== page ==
Consider our physical health, where we get sick or sustain an injury and are forced to slow down. Our mental health fluctuates similarly in response to our circumstances, driving us toward either side of the mental health spectrum. And just like our physical health, we can do things that make us mentally healthier. In fact, new research shows that what we do for our physical health has a direct impact on our mental health.
We know that exercise releases pleasure-inducing chemicals called endorphins, but that’s not its only benefit. Physical activity can boost your mood and reduce stress and anxiety. In one study, three groups of depressed patients were assigned different coping strategies. One group took antidepressant medication; the second group exercised for 45 minutes three times a week; the third group did a combination of both.
After 16 weeks, all three groups experienced similar improvements in happiness. The very fact that exercise proved just as helpful as anti-depressants is incredible, but that’s not all. After six months, the exercise group had a 9% relapse rate, whereas the medication group relapsed by 38%. Aim for 150 minutes of moderate physical activity each week.
During the day, we are bombarded with information. Sleep gives the brain some “downtime” to process all this information and store it in our memory banks. Poor sleep and depression are very closely linked. Treating one condition will often improve the other. Research now suggests that 60-90% of patients with depression have insomnia. Also, approximately 20% of people with depression have sleep apnea. Aim for 7 hours of quality sleep each night, to foster both emotional and mental resiliency.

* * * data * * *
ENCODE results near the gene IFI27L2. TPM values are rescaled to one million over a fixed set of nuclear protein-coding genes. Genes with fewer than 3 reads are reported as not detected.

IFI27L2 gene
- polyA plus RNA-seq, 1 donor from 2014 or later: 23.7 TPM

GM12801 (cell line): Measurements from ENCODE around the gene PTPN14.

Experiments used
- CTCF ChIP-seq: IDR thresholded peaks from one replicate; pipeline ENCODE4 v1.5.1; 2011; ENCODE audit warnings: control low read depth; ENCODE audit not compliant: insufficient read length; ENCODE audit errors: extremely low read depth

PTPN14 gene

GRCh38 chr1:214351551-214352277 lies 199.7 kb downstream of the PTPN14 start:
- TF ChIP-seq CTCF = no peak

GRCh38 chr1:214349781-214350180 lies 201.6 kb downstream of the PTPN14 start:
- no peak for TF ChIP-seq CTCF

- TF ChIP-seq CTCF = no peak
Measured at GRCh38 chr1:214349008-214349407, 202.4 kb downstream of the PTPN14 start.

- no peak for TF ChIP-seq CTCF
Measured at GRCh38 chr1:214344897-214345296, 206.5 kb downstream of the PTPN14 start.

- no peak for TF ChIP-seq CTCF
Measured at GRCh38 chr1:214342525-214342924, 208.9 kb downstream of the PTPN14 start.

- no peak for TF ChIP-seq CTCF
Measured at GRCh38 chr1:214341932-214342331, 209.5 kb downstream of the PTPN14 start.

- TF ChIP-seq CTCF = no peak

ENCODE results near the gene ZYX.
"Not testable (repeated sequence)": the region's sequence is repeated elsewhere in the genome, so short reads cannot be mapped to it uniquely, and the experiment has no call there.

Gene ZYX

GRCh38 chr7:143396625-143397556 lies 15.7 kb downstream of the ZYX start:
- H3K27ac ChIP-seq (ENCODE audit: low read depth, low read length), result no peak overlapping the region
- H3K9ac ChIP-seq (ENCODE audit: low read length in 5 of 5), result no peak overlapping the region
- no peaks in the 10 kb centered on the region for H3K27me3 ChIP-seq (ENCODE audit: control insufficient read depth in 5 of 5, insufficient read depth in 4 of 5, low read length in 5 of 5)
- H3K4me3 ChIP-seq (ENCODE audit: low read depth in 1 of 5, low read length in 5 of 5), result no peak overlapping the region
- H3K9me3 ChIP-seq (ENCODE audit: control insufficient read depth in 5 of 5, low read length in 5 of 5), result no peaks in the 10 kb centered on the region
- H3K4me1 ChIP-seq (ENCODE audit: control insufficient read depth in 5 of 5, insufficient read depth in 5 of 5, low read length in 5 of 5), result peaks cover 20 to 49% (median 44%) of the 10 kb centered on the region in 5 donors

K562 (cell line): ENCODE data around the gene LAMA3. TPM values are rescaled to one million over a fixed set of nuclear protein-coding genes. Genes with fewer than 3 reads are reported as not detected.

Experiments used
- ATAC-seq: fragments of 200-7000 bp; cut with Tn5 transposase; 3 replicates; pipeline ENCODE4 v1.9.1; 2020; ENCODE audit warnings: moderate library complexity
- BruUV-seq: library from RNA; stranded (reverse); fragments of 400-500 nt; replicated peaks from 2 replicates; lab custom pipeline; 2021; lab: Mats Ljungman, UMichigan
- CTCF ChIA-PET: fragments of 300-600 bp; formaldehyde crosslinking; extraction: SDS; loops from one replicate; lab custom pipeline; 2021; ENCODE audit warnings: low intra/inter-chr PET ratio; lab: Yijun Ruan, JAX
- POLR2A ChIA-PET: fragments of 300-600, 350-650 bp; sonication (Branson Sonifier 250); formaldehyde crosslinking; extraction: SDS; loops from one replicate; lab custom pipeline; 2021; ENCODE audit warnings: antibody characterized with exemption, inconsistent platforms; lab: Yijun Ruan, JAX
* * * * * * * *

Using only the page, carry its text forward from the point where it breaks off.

Eat Whole Foods
Our brain works 24/7, taking care of our thoughts and movements, our breathing, heartbeat, and senses, even while we sleep. What we eat directly affects the structure and function of our brain—and, ultimately, our mood. Diets high in refined sugars are harmful to the brain because they decrease the body’s regulation of insulin and promote inflammation and oxidative stress. Multiple studies have found a correlation between a diet high in refined sugars and impaired brain function—and even a worsening of mood disorders, such as depression, and their symptoms. Aim for whole foods at each meal, including foods rich in fiber, protein, and healthy fats!
If you have been considering the addition of an Employee Assistance Program (EAP) to your employee benefits package, contact the TPM Office to learn about the TPM EAP and how easy it is to enroll. (509) 535-4646